Omnia Juncta in Uno: Foreign Powers and Trademark Protection in Shanghai’s Concession Era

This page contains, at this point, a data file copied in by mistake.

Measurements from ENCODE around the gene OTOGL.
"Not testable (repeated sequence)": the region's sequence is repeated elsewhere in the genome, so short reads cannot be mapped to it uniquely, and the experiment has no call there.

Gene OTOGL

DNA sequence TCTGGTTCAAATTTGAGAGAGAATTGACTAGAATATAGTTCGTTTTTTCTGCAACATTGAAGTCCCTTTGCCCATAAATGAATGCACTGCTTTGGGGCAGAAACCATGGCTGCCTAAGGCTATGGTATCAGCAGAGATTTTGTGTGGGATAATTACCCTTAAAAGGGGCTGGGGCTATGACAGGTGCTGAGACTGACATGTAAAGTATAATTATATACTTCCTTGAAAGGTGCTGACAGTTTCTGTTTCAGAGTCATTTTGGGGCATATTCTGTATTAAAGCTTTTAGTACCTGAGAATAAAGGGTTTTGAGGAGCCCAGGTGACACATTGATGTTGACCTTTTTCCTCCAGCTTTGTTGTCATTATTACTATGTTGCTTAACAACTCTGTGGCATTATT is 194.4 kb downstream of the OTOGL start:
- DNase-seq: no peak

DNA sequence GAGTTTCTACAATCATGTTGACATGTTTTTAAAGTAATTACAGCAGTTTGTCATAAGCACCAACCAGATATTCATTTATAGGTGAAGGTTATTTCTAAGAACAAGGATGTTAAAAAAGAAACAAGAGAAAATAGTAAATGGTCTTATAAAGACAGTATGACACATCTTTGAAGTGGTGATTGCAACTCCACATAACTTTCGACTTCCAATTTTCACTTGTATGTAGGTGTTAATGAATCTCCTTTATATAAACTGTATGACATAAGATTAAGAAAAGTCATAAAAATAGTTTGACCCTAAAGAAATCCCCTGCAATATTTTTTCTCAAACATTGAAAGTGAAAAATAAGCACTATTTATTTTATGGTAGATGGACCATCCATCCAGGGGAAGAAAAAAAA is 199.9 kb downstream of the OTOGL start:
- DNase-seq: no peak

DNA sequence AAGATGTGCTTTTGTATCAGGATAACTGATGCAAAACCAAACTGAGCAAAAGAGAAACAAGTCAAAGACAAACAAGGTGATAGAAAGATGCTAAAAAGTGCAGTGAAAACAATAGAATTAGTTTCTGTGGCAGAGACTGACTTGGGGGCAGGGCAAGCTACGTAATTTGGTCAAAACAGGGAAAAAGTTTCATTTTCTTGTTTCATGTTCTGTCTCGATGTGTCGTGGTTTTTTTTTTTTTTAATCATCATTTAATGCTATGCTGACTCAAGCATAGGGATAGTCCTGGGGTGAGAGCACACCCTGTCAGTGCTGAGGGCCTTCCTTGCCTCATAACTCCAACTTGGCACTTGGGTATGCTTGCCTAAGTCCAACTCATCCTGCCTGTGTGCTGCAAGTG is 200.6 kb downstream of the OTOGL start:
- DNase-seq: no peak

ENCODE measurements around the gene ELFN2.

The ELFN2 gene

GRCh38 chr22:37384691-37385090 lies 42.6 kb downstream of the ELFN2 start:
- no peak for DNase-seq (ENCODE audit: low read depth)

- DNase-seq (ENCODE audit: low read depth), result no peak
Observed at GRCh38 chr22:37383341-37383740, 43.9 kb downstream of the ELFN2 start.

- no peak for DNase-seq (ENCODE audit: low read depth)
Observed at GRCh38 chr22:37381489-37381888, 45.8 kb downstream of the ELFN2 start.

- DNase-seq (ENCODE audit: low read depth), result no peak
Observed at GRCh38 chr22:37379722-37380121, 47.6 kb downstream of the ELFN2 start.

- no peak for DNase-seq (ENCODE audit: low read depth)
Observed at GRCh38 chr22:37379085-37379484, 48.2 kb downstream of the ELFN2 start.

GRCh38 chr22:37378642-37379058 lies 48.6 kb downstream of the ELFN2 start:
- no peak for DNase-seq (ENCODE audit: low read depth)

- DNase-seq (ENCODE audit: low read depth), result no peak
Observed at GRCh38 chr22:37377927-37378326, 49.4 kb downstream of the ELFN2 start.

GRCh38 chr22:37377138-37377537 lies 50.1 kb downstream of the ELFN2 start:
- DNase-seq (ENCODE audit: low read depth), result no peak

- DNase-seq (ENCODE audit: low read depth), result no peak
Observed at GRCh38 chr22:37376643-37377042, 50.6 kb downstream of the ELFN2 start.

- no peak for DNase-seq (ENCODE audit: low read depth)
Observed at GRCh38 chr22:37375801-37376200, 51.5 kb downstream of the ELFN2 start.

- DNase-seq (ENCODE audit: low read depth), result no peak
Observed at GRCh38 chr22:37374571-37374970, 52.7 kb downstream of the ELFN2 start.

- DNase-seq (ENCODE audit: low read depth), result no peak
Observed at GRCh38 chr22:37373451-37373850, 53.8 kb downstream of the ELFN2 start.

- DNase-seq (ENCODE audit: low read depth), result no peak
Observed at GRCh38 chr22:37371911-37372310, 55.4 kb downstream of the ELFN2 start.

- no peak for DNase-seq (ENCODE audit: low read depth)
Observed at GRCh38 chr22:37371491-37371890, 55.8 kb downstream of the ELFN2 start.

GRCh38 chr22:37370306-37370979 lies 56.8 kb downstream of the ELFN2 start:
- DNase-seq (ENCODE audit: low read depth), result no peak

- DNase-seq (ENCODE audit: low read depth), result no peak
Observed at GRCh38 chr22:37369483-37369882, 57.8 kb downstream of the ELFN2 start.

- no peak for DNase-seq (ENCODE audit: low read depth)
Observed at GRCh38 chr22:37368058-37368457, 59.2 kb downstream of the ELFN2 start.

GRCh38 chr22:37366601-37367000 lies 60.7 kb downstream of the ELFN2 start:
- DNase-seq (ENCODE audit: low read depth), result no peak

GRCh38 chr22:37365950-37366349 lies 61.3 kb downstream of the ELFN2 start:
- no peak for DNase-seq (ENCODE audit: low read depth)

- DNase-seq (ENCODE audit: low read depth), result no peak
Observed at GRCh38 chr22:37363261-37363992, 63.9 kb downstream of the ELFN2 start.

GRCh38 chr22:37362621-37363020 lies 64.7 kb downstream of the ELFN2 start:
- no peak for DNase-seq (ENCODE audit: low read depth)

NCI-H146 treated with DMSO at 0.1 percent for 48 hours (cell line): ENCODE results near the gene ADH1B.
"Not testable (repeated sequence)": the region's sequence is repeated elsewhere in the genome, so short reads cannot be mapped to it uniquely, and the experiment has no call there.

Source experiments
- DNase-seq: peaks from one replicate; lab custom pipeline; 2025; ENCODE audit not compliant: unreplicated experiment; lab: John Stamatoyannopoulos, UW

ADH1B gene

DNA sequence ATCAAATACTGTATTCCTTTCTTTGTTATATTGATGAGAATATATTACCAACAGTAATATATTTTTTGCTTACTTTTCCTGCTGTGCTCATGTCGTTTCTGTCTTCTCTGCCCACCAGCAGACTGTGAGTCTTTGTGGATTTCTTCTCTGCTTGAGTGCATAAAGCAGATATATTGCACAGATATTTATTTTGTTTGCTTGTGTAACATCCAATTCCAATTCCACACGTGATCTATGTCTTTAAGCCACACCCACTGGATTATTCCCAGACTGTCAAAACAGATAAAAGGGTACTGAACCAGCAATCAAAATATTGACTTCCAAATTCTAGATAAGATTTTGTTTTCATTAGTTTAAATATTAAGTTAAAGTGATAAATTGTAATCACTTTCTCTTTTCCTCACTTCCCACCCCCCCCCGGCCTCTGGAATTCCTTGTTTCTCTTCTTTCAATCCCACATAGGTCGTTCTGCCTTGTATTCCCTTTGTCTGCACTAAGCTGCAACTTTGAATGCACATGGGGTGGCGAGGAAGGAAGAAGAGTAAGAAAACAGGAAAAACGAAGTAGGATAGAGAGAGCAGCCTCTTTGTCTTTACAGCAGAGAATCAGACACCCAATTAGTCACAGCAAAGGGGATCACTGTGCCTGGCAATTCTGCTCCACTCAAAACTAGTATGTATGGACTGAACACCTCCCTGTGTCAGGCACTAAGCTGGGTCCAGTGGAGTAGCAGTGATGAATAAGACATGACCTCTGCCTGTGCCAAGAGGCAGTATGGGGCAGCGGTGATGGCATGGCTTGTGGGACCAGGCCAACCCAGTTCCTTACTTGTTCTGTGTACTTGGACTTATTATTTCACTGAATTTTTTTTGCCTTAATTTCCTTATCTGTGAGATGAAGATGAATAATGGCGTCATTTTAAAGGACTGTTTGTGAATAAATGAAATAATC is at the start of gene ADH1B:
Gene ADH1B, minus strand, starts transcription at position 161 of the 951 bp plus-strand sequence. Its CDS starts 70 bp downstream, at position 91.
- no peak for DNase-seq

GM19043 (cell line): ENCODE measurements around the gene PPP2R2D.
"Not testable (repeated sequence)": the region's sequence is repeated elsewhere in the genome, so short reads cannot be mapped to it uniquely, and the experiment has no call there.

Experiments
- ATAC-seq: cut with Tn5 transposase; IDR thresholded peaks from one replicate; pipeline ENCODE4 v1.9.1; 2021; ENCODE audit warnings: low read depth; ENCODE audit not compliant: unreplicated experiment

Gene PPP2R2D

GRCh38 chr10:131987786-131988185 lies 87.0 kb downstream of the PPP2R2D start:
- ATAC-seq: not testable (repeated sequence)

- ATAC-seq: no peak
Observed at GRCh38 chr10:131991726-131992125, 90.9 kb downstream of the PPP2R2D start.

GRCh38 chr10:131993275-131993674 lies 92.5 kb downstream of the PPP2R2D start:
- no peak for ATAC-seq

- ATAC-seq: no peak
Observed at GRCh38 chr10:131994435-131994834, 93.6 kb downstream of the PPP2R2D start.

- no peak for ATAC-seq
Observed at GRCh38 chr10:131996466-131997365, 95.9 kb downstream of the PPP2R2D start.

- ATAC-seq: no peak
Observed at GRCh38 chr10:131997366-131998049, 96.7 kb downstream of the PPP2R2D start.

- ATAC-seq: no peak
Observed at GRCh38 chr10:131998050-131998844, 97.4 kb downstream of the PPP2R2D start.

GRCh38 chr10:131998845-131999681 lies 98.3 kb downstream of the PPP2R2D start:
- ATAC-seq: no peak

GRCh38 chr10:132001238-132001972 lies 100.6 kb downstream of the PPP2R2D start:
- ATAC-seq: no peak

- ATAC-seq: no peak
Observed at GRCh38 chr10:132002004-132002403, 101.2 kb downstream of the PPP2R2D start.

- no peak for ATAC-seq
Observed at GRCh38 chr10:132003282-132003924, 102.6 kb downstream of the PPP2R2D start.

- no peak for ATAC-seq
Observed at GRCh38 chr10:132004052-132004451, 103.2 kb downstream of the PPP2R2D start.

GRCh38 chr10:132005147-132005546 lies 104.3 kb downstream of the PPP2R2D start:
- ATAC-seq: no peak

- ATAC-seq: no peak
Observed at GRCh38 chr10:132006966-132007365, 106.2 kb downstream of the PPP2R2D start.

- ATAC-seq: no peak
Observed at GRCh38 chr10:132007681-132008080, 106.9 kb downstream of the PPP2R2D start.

We investigate how firms, markets, and consumer welfare adapt to trademark protection, an extensively utilized but under-examined form of IP protection intended to address asymmetric information, by exploring a historical precedent: China’s trademark law of 1923. Exploiting unique, newly digitized firm-employee, price, and newspaper data from Shanghai’s Concession Era, we show that the trademark law, established as an unanticipated and Western-disapproved response to end foreign privileges in China, significantly reduced information friction and shaped firm dynamics and market allocation on the opposite sides of trademark conflicts. Western firms that suffered from counterfeits decreased dependence on alternative communication channels and gained market share from Japanese counterparts who were most frequently accused of counterfeiting. The reduced information friction did not result in higher brand prices as new authentic varieties emerged after the law, leading to a coexistence of trademarks and competitive markets. Quantifying the consumer welfare effect based on the empirical findings suggests a 4.2% welfare gain from the trademark law. A comparison with previous attempts by foreign powers—such as extraterritorial rights and bilateral treaties—shows that the alternative institutions were broadly unsuccessful.